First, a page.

But there are a few contemporary architecture gems that I really like. What a surprise one of them is in London. Of course, it’s the Gherkin. That’s just its informal name by which it’s widely known but its actual name is the name of the street where it is: 30 St Mary Axe. It’s in the financial heart of London known as the City Of London. It was opened in 2004 and it’s 180m tall. It’s not the tallest building in London but it’s definitely one of the most interesting ones. During my first visit to London back in 2006 my BFF and me wandered around the City of London because we wanted to see the famous Llyod’s building. It’s really fascinating but in the end I liked better the Gherkin:)

Llyod's building
Llyod’s building

What can I say? The Romans would say: De gustibus non disputandum est or in English In matters of taste, there can be no disputes or more known as There is no accounting for taste (that’s just me showing off my Latin language knowledge). One of the reasons I love London so much is this mix of the old and the new. So, after all I might not be as traditional or old-fashioned as I believe I am. But maybe London is just an exception to the rule 🙂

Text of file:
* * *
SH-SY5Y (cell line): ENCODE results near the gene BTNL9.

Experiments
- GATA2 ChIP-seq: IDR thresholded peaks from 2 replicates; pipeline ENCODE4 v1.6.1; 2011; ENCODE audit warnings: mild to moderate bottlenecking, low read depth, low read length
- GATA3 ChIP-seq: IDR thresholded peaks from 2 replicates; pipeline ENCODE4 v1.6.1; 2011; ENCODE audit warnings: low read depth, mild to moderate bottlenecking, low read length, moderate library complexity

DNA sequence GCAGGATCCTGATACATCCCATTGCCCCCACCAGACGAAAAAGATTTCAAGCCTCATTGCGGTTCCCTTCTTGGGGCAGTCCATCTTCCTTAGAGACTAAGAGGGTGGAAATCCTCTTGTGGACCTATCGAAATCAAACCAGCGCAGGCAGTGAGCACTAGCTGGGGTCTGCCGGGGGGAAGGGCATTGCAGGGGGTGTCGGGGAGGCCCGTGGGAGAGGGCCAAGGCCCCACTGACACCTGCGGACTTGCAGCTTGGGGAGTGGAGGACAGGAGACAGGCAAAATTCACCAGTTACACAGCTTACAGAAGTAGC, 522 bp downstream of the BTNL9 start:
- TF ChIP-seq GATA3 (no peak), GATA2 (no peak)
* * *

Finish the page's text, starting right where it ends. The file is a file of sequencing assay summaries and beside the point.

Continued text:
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The Monument (London)

Who hasn’t heard of the Tower Bridge or the London Eye?But have you ever heard of the Monument in City of London? I have and I climbed it and I even got a certificate to prove it :).

My husband and I spent a week in Scotland in 2012. Of course, we had flights to Edinburgh via London so on our way back home we had a day in London before our return flight. It was his first ever visit to London and I tried to show him all the usual top tourist attractions and some of my personal favourites as well ( so I took him to my favourite pub for instance). However, in doing so I saw and did a couple of things that were new for me as well. One of them was to see FC Chelsea’s stadium ( he has a thing for visiting football stadiums which I don’t do when I travel alone). Then, I walked around St.Katharine Docks for the first time and I got to see the Tower Bridge opening up to let the ship pass under. Don’t they say it brings luck when you see that? He made fun of me later saying that I visited London so many times but that I had to take him along to get to see the Tower Bridge lifting 🙂 Ohh, and we saw the Royal family in Edinburgh (yes, I saw Kate & William and the Queen and her king in a car in a procession to the cathedral).

St Katharine Docks
St Katharine Docks
July 2012